- After successfully tolerating fluids, eating should begin slowly, when nausea and vomiting have stopped. Plain foods that are easy on the stomach should be started in small amounts. Initially consider eating rice, wheat, breads, potatoes, low-sugar cereals, lean meats, and chicken (not fried). Milk can be given safely, although some people may experience additional stomach upset due to lactose intolerance.
- Most food poisonings do not require the use of over-the-counter medicines to stop diarrhea, but they are generally safe if used as directed. It is not recommended that these medications be used to treat children. If there is a question or concern, always check with a doctor.
Food Poisoning Medical Treatment
The main treatment for food poisoning is replacing fluids into the body (rehydration) through an IV and by drinking. The patient may need to be admitted to the hospital. This depends on the severity of the dehydration, response to therapy, and ability to drink fluids without vomiting. Children, in particular, may need close observation.
- Anti-vomiting and diarrhea medications may be given.
- The doctor may also treat any fever to make the patient more comfortable.
- Antibiotics are rarely needed for food poisoning. In some cases, antibiotics worsen the condition. Only a few specific causes of food poisoning are improved by using these medications. The length of illness with traveler’s diarrhea (shigellae) can be decreased with antibiotics, but this specific illness usually runs its course and improves without treatment.
- With mushroom poisoning or eating foods contaminated with pesticides, aggressive treatment may include intravenous (IV) fluids, emergency intervention for life-threatening symptoms, and giving medications such as antidotes, such as activated charcoal. These poisonings are very serious and may require intensive care in the hospital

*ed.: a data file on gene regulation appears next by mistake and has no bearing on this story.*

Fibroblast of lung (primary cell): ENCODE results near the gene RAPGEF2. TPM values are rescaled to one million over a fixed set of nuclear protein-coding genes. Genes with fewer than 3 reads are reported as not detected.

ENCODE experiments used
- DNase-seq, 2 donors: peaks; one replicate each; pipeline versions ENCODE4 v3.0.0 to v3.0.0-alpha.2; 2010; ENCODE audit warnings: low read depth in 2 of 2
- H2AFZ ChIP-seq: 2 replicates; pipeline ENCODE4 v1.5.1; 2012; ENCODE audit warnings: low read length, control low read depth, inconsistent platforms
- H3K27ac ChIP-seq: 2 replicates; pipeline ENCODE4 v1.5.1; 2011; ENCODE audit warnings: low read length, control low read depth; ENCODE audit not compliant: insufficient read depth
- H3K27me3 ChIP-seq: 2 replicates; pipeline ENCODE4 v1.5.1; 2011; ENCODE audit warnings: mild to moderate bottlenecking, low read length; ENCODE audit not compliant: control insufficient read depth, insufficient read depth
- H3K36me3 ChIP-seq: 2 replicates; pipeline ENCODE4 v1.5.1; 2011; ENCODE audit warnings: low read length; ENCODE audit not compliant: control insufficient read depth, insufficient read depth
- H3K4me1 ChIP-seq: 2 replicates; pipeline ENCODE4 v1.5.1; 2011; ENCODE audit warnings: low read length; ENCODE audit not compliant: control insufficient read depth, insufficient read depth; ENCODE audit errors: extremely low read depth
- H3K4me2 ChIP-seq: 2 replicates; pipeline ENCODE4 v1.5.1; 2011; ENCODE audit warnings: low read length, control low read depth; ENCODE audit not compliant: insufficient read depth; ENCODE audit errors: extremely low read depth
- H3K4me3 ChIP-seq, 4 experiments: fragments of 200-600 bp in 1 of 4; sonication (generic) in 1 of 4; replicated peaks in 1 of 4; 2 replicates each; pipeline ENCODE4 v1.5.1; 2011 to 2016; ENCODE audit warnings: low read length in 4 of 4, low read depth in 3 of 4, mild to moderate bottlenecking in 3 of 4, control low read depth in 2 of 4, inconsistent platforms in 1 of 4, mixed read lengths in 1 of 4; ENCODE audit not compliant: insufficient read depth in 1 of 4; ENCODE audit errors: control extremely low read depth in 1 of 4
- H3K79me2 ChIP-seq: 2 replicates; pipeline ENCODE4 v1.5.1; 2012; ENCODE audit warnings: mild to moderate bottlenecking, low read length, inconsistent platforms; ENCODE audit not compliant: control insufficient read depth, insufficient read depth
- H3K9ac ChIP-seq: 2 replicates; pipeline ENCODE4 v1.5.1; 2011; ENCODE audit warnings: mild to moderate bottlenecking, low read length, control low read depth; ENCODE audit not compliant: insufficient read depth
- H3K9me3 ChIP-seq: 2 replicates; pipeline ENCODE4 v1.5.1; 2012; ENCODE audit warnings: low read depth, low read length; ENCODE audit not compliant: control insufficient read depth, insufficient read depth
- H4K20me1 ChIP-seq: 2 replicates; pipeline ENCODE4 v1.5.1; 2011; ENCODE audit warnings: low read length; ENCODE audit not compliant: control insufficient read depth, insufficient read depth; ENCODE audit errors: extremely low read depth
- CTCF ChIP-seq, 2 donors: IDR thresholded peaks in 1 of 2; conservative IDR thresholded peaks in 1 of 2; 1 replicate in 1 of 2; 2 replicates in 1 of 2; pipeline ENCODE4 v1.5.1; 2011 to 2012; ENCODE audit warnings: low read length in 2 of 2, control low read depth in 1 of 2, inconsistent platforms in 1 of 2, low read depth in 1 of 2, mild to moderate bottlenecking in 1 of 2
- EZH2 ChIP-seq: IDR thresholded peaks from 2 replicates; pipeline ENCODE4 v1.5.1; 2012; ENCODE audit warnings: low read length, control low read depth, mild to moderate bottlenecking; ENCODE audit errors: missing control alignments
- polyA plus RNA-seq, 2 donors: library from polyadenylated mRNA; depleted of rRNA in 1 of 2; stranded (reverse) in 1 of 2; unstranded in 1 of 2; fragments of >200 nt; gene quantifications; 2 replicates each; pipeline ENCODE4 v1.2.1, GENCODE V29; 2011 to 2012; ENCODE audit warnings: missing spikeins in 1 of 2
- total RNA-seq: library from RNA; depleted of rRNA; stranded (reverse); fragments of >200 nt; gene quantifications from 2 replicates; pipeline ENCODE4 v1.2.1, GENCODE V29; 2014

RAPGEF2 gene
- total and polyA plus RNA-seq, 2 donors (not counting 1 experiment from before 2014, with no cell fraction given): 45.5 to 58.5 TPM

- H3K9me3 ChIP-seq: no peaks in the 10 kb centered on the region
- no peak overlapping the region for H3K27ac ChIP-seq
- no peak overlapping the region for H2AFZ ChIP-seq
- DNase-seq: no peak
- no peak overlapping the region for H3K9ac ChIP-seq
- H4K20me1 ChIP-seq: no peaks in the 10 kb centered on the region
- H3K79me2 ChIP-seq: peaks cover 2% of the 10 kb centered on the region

Food Poisoning Prevention
Safe steps in food handling, cooking, and storage are essential to avoiding food-borne illness. Bacteria cannot be seen, smelled, or tasted, and they may be on any food.
Follow the CDC food safety guidelines to keep contaminants away.
- Buy cold foods last during your shopping trip. Get them home fast.
- Never choose torn or leaking packages.
- Do not buy foods past their “sell-by” or expiration dates.
- Keep raw meat and poultry separate from other foods.
- Pregnant women should avoid foods that can carry Listeria and should discuss healthy foods during their pregnancy with their OB/GYN physician.
Safe storage of foods
- Keep it safe; refrigerate.
- Unload perishable foods first and immediately refrigerate them. Place raw meat, poultry, or fish in the coldest section of your refrigerator.
- Check the temperature of your appliances. To slow bacterial growth, the refrigerator should be at 40 F (4.44 C) , the freezer at 0 F (-17.7 C).
- Cook or freeze fresh poultry, fish, ground meats, and variety meats within two days.
Safe food preparation
- Keep everything clean!
- Wash hands before and after handling raw meat and poultry.
- Sanitize cutting boards often in a solution of one teaspoon chlorine bleach in one quart of water.
- Do not cross-contaminate. Keep raw meat, poultry, fish, and their juices away from other food. After cutting raw meats, wash hands, cutting board, knife, and counter tops with hot, soapy water.
- Marinate meat and poultry in a covered dish in the refrigerator. Discard any uncooked/unused marinade.
Thawing food safely
- Refrigerator: Allows slow, safe thawing. Make sure thawing juices do not drip on other foods.
- Cold water: For faster thawing, place food in a leak-proof plastic bag and submerge in cold tap water.
- Microwave: Cook meat and poultry immediately after microwave thawing.
- Use a meat thermometer
- Cook ground meats to 160 F (71 C)
- Cook ground poultry to 165 F (74 C)
- Cook beef, veal, and lamb steaks, roasts and chops to 145 F (63 C)
- Cook all cuts of fresh pork to 160 F (71 C).
- Whole poultry should reach 180 F (82 C) in the thigh; breasts 170 F (76.6 C).
- Keep hot foods hot and cold foods cold.
- Never leave food out more than two hours (or more than one hour in temperatures above 90 F [32 C]).
- Bacteria that cause food poisoning grow rapidly at room temperature.
- Use cooked leftovers within four days.